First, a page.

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Richard Maurice Bucke to Walt Whitman, 28 March [188]9

Your card of 26th to hand this morning.2 I grieve much that you should be depressed and by me about O'C.3 but I am anxious that his possible death at any time should not take you unawares for if it did I fear it [would] be a terrible shock to you. [—] Weather here bright and colder, very pleasant—We keep all well—nothing new with us. [—] I have had quite a time the last few days arranging and posting recent additions to my W. W. Collection. It is growing rapidly and assuming very considerable proportions. Nothing new about the meter Willy Gurd4 still here—he is waiting for Nesbit5 (our other partner) who should have been here to consult long ago but does not come for some reason

Best regards R M Bucke

Richard Maurice Bucke (1837–1902) was a Canadian physician and psychiatrist who grew close to Whitman after reading Leaves of Grass in 1867 (and later memorizing it) and meeting the poet in Camden a decade later. Even before meeting Whitman, Bucke claimed in 1872 that a reading of Leaves of Grass led him to experience "cosmic consciousness" and an overwhelming sense of epiphany. Bucke became the poet's first biographer with Walt Whitman (Philadelphia: David McKay, 1883), and he later served as one of his medical advisors and literary executors. For more on the relationship of Bucke and Whitman, see Howard Nelson, "Bucke, Richard Maurice," Walt Whitman: An Encyclopedia, ed. J.R. LeMaster and Donald D. Kummings (New York: Garland Publishing, 1998).


  • 1. Horace Traubel's note, "see | notes | March 30 | 1889," appears in the upper left-hand corner of the recto. The reference is to Horace Traubel, With Walt Whitman in Camden, Saturday, March 30, 1889. [back]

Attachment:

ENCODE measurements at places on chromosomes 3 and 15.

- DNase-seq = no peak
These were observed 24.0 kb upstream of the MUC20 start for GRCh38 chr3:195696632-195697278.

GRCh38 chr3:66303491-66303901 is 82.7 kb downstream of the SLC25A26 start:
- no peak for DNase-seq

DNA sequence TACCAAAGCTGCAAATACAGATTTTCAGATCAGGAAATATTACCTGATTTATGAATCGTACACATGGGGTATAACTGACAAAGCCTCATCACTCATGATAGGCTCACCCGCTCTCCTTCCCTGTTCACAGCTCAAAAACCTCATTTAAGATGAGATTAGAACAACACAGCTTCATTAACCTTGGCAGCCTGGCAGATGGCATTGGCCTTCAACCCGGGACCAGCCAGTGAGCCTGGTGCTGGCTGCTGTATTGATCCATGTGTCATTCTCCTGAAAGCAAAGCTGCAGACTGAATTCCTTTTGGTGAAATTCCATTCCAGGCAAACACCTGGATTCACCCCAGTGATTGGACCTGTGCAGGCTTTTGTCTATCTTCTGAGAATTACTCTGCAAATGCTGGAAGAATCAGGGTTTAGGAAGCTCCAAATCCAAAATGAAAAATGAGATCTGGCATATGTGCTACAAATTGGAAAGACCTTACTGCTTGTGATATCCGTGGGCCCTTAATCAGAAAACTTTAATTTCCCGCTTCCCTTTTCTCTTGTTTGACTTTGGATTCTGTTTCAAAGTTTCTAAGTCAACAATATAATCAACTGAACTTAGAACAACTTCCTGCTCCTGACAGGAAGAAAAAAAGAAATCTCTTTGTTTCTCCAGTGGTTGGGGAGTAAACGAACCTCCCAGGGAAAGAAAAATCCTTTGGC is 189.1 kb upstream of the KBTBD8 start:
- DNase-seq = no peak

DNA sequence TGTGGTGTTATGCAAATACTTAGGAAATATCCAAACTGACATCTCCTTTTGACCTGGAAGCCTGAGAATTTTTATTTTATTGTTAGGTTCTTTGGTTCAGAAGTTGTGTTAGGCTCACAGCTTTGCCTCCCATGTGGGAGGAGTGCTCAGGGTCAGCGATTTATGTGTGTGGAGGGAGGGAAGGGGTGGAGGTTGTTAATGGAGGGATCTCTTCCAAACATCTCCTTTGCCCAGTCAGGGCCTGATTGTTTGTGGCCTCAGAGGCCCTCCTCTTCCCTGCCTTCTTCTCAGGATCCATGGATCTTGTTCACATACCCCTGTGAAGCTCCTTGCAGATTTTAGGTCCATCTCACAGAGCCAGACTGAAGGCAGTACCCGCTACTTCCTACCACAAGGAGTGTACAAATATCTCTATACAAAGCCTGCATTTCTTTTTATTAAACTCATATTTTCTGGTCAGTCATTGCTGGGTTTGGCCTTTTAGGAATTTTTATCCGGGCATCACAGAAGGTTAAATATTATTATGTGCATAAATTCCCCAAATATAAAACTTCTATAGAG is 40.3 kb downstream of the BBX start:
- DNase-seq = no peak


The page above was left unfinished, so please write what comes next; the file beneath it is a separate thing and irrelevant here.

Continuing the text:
• 2. See Whitman's postal card to Bucke of March 26, 1889. [back]
  • 3. William Douglas O'Connor (1832–1889) was the author of the grand and grandiloquent Whitman pamphlet The Good Gray Poet: A Vindication, published in 1866. For more on Whitman's relationship with O'Connor, see Deshae E. Lott, "O'Connor, William Douglas (1832–1889)," Walt Whitman: An Encyclopedia, ed. J.R. LeMaster and Donald D. Kummings (New York: Garland Publishing, 1998). [back]
  • 4. William John Gurd (1845–1903) was Richard Maurice Bucke's brother-in-law, with whom he was designing a gas and fluid meter to be patented in Canada and sold in England. Bucke believed the meter would be worth "millions of dollars," while Whitman remained skeptical, sometimes to Bucke's annoyance. In a March 18, 1888, letter to William D. O'Connor, Whitman wrote, "The practical outset of the meter enterprise collapsed at the last moment for the want of capital investors." For additional information, see Horace Traubel, With Walt Whitman in Camden, Sunday, March 17, 1889, Monday, March 18, 1889, Friday, March 22, 1889, and Wednesday, April 3, 1889. [back]
  • 5. John Nesbit was a partner with Bucke and Gurd in the marketing of the gas and fluid meter; see Bucke's letter to Whitman of August 28, 1888. [back]
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